Jagmeet Singh defends NDP position on carbon pricing

(Ottawa) New Democratic Party (NDP) Leader Jagmeet Singh insisted Monday that his party’s position on carbon pricing remains unchanged.

But he refused to explicitly say whether he supports the consumption tax and the fact that Canadians must pay it on everyday products like gasoline.

“Our position has not changed at all,” he told reporters. We are absolutely in favor of pricing pollution. We have always supported her. »

Mr. Singh faced the media for the first time since his speech last week at the annual Progress Summit, where he sowed confusion over the NDP’s position on the federal consumption tax on fuel.

He had sung the praises of “affordable, low-carbon options” and pledged to “not punish people” who cannot change the way they heat their homes or travel to work.

He later said New Democrats would present a vision for tackling climate change that would focus on initiatives with the biggest impact, such as methane regulations and a carbon price for industrial emitters.

“Make these rules even stricter, make them even stronger, look for other ways for us to really fight against the big polluters,” he told journalists last Thursday.

“We don’t want workers to feel like they’re carrying the burden. It is not fair. And frankly, this is not a New Democratic solution to the problem. »

His comments follow those of NDP environment critic Laurel Collins, who indicated that carbon pricing is not the end-all-be-all solution to climate action, explaining the NDP’s decision to vote alongside the Conservatives for a parliamentary motion criticizing Liberal policy.

The NDP has long championed carbon pricing and included it in its 2019 campaign.

The apparent change in tone even seemed to disconcert Prime Minister Justin Trudeau, who admitted last week that he didn’t understand the NDP’s position.

Mr. Trudeau noted that Mr. Singh faces “political pressure” from Conservative prime ministers and Conservative Leader Pierre Poilievre, who want to abandon the policy.

Poilievre traveled across the country, including NDP strongholds in British Columbia and northern Ontario, to rally his supporters around his “get rid of taxes” message.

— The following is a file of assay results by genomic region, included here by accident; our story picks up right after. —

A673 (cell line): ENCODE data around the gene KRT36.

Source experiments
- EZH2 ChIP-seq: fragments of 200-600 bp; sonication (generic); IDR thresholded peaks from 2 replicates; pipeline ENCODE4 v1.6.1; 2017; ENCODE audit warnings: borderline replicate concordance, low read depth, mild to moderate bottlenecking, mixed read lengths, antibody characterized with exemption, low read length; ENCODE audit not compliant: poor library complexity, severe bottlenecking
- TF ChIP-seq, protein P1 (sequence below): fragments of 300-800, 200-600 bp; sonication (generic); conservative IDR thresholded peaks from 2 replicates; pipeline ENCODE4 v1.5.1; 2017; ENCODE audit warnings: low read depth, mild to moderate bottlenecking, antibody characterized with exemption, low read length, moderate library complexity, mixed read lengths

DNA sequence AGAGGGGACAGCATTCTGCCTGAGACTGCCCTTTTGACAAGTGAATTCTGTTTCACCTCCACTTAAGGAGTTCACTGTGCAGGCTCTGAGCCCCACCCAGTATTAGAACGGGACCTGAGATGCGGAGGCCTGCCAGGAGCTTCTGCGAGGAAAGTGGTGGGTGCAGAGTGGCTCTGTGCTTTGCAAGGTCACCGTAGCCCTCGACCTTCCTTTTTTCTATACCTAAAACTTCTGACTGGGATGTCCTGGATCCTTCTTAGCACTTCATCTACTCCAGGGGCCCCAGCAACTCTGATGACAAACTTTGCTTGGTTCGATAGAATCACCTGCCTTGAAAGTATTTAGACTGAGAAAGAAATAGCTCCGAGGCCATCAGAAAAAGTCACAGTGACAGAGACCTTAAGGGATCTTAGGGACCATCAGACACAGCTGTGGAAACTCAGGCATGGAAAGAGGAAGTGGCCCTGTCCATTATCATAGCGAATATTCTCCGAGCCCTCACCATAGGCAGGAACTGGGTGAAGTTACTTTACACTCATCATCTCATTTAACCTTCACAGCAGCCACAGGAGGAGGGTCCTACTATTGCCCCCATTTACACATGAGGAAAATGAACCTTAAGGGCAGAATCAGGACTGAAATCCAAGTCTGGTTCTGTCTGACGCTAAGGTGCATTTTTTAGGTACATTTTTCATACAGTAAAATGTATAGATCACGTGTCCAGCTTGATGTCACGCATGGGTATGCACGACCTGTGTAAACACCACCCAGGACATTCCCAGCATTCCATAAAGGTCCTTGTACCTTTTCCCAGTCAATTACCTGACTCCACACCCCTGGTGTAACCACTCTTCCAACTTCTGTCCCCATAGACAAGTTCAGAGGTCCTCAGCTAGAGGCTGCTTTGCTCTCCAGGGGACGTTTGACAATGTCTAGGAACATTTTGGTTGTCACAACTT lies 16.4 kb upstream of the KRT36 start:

Polls show the NDP and Liberals throwing support behind the Conservatives, while Poilievre defends affordability as his top issue, describing the supply and confidence deal they reached in March 2022 as an “expensive coalition “.

The NDP criticizes the Liberals

The NDP says the deal helped Canadians win on pharmacare and dental care, even if it was difficult to get that across.

While the Conservative leader accuses the consumer carbon price of adding to Canadians’ concerns about affordability, the Liberals and NDP accuse him of having no plan to fight climate change.

Following Mr. Singh’s speech last week, the NDP released a statement insisting that it supports the “consumer price of carbon.”

But when asked on Monday whether he himself maintains this position, he simply replied that the party’s voting results clearly indicate that he supports “a price on pollution”, without specifying whether this includes a levy paid by consumers despite multiple questions to this effect.

“We are absolutely in favor of pricing pollution. We have not changed our position on this point,” he insisted.

“We need to make sure we fight the climate crisis with everything we have, but the Liberals are eroding that trust by failing to support the working class,” added Mr. Singh.

He accused the Liberal government of continuing to provide subsidies to oil and gas companies without supporting working class families.

“The Liberals have billions of dollars for subsidies to oil companies, but no money for people who want heat pumps, and that’s unfair,” he said.

He previously criticized the prime minister’s decision to exempt home heating oil from the carbon price for three years, calling it a divisive decision.

Nearly one in three households in Atlantic Canada relies on home heating oil, and the exclusion from the government’s flagship climate policy came after the region’s Liberal MPs raised concerns about the rising cost of living.

Mr. Trudeau and the Minister of the Environment, Steven Guilbeault, have ruled out any other exception.

This is despite demands from western premiers, like Saskatchewan’s Scott Moe, who say households that use natural gas should benefit from the same reduction.

Mr. Moe is among a majority of provincial leaders, including Liberal Prime Minister Andrew Furey of Newfoundland and Labrador, who are calling on Trudeau to call a meeting to discuss alternatives to consumer carbon pricing .

Mr. Trudeau argued that the provinces were on board when the government decided to move forward with carbon pricing years ago.

Today’s prime ministers are too busy complaining and not coming up with their own plan to reduce greenhouse gas emissions, the prime minister charged.

A Conservative motion calling on Mr. Trudeau to sit down with the premiers for a televised meeting was passed in the House of Commons last week with the support of the NDP and the Bloc Québécois.

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